2. Main result of this paper

We are now ready to state and prove the main result of this paper.

We will prove that in the sequence of prime numbers $P = (2,3,5, \dots ,p_n, \dots )$ the set of indexes $I$ with triples satisfying the closer property ALSO has the closer property. That is, there is no $n_0 \in N$ from which starting at that $n_0$ the indexes of the triples with the closer property separate more and more.

Let us consider the following sequence of increasing natural numbers : $a_n = (1, 3; 4, 6, 9; 10, 12, 15, 19; 20, 22, 25, 29, 34; \dots)$

This sequence if formed by the following law :

The differences between consecutive terms are $d_n = (2, 1, 2, 3, 1, 2, 3, 4, 1, 2, 3, 4, 5, 1, 2, 3, 4, 5, 6,\dots)$

We now prove a Lemma related to this sequence $a_n$

Lemma 4. The series of the reciprocals of $a_n$ is convergent, i.e : $\sum\limits_{n=1}^{\infty}\frac{1}{a_n} < \infty$

Proof. We write the series in the explicit form $1 + \frac{1}{3} + \frac{1}{4} + \frac{1}{6} + \frac{1}{9} + \frac{1}{10} + \frac{1}{12} + \frac{1}{15} + \frac{1}{19} +\dots$.

Let us now associate its terms in the following way : $(1 + \frac{1}{3}) + (\frac{1}{4} + \frac{1}{6} + \frac{1}{9}) + (\frac{1}{10} + \frac{1}{12} + \frac{1}{15} + \frac{1}{19}) +\dots$.

We have 2 terms in the first parenthesis, 3 terms in the second parenthesis, 4 terms in the third parenthesis, etc. Using the comparison criteria we found that this series  sums less than the following series : $(1 + 1) + (\frac{1}{4} + \frac{1}{4} + \frac{1}{4}) + (\frac{1}{10} + \frac{1}{10} + \frac{1}{10} + \frac{1}{10}) +\dots =$. $2 + \frac{3}{4} + \frac{4}{10} + \frac{5}{20} +\dots +\frac{n+1}{\frac{n^3+3n^2+2n}{6}} +\dots =$ $\sum\limits_{n=1}^{\infty}\frac{6(n+1)}{n^3+3n^2+2n} < \infty$

and this concludes the proof of the lemma.

We are now ready to prove the following important theorem :

Theorem 5. Let $A=(a_1, a_2,\dots ,a_n,\dots )$ be such that $\sum\limits_{n=1}^{\infty}\frac{1}{a_n} = \infty$. Let $T_n= (a_n,a_{n+1},a_{n+2})$. Let the indexes of the infinitely many triples $T_n$ with the closer property be $I = (i_o,i_1,i_2, \dots ,i_n, \dots )$. Then $I$ also has the closer property, i.e.  there exists infinitely many triples $(i_n,i_{n+1},i_{n+2})$ such that $i_{n+2} - i_{n+1} \leq i_{n+1} - i_n$.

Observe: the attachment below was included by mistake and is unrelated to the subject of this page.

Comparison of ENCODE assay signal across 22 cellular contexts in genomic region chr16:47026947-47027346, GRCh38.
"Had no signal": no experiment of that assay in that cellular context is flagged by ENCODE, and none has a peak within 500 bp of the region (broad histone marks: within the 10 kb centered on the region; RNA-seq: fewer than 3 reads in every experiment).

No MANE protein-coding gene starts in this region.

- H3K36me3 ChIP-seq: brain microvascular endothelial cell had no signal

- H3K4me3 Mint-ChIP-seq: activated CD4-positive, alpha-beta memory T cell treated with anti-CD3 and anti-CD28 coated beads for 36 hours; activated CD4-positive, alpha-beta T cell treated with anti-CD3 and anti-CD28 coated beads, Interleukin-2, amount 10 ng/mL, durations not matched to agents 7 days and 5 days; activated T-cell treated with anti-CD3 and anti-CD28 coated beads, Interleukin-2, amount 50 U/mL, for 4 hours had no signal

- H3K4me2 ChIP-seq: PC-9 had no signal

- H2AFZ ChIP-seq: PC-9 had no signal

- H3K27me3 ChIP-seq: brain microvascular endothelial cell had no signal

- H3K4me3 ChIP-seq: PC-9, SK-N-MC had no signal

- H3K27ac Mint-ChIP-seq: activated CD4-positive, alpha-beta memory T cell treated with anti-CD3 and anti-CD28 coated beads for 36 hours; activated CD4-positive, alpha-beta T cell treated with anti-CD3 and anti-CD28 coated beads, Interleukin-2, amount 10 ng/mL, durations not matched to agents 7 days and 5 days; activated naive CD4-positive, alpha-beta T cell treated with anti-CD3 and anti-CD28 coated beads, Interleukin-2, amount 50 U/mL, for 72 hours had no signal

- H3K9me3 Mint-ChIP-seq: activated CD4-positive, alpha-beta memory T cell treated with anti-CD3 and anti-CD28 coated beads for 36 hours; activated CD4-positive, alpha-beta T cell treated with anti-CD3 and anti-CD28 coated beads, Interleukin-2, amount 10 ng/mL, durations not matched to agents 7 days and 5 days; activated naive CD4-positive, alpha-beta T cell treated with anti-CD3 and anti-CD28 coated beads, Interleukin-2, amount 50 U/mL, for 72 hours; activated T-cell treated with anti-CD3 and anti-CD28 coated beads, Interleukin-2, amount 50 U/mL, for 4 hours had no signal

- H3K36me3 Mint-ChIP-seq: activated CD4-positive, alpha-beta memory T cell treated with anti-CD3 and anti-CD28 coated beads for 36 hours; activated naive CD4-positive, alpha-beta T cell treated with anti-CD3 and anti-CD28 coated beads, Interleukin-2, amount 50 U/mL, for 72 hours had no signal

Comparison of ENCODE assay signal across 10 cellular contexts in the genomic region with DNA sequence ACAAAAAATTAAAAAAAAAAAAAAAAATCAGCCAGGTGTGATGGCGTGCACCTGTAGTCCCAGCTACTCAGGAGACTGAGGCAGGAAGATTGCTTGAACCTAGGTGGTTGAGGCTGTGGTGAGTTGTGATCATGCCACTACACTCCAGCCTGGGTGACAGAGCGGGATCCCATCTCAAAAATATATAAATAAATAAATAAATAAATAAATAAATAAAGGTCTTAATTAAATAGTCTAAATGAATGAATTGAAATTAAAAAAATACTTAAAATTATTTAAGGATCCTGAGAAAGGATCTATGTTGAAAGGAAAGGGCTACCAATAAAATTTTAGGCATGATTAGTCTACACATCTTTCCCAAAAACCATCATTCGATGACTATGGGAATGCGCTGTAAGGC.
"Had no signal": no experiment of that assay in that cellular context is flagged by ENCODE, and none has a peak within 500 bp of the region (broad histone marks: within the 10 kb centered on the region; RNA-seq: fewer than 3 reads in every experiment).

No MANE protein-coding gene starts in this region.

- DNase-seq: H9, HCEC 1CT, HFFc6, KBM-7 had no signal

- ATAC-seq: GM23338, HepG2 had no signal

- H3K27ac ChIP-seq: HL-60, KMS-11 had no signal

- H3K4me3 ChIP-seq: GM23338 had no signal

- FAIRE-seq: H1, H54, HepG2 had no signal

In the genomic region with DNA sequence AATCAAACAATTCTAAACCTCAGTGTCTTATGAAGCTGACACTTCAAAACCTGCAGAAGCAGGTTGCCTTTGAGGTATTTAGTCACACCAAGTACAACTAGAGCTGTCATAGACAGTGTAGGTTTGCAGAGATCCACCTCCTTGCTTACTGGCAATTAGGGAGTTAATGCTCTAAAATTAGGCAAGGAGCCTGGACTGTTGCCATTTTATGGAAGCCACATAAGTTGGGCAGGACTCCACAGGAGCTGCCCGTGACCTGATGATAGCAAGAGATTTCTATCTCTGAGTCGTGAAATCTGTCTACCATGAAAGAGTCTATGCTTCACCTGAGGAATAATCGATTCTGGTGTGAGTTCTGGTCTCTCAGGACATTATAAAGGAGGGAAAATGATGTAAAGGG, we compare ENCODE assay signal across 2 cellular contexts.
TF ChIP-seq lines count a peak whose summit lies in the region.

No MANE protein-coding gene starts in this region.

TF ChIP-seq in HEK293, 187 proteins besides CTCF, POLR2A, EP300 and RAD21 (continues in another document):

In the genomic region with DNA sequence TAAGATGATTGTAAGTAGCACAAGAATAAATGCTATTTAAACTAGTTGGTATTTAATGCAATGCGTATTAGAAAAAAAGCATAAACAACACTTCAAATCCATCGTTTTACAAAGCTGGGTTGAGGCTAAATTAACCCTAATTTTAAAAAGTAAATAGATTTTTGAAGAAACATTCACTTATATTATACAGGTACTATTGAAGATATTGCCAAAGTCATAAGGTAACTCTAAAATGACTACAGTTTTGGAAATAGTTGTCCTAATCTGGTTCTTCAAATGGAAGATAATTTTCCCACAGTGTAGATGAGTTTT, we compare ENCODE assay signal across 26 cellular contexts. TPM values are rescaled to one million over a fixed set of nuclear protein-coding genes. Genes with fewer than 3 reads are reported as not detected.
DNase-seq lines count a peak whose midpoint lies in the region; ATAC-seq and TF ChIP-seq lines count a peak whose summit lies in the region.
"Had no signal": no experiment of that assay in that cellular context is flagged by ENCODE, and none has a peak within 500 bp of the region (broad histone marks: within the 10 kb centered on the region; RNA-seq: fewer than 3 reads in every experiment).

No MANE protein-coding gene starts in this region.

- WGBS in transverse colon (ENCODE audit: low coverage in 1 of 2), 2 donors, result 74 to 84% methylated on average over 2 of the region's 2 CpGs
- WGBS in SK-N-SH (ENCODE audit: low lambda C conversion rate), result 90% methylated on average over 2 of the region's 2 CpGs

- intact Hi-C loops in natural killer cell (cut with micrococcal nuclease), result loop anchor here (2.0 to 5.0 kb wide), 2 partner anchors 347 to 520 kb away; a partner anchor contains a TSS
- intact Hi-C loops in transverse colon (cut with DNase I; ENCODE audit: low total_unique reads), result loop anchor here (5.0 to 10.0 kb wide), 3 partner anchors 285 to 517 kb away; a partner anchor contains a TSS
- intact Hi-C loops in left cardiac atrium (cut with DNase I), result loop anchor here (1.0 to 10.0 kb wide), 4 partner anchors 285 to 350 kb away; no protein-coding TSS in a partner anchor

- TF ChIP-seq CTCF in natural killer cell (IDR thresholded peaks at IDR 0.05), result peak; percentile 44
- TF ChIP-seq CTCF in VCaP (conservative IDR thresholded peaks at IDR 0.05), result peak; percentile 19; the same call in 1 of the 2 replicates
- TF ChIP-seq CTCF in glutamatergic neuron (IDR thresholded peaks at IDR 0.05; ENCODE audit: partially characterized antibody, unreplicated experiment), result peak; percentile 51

Proof. Suppose that starting at some $k \in N$ all indexes of triples with the closer property satisfy the inequality $i_{n+2} - i_{n+1} > i_{n+1} - i_n$. Let the triple $T_k$ be $(a_k,a_{k+1},a_{k+2})$. Consider the sequence of the $a_n$ starting at $k$. Let this sequence be : $a_k,a_{k+1},a_{k+2}, \dots$. (We assume $k>3$). Now $a_k \geq 1,a_{k+1}\geq 3,a_{k+2}\geq 4, a_{k+3}\geq 6,a_{k+4}\geq 9,a_{k+5}\geq 10, \dots$.

The reciprocals of this $a_k$ form a convergent series by comparing this series with the one of lemma 4. But the series of the reciprocals of the $a_n$ starting at $n=1$ is divergent. Absurd! Thus the set of the indexes of triples with the closer property ALSO has the closer property.

Corollary 6. Let $P$ be the set of prime numbers. Let the infinite triples of primes with the closer property be $T_{i_0},T_{i_1},T{i_2},\dots T_{i_n},\dots$. Then there exists infinitely many $i_n$ such that $i_{n+2}-i_{n+1}\leq i_{n+1}-i_n$.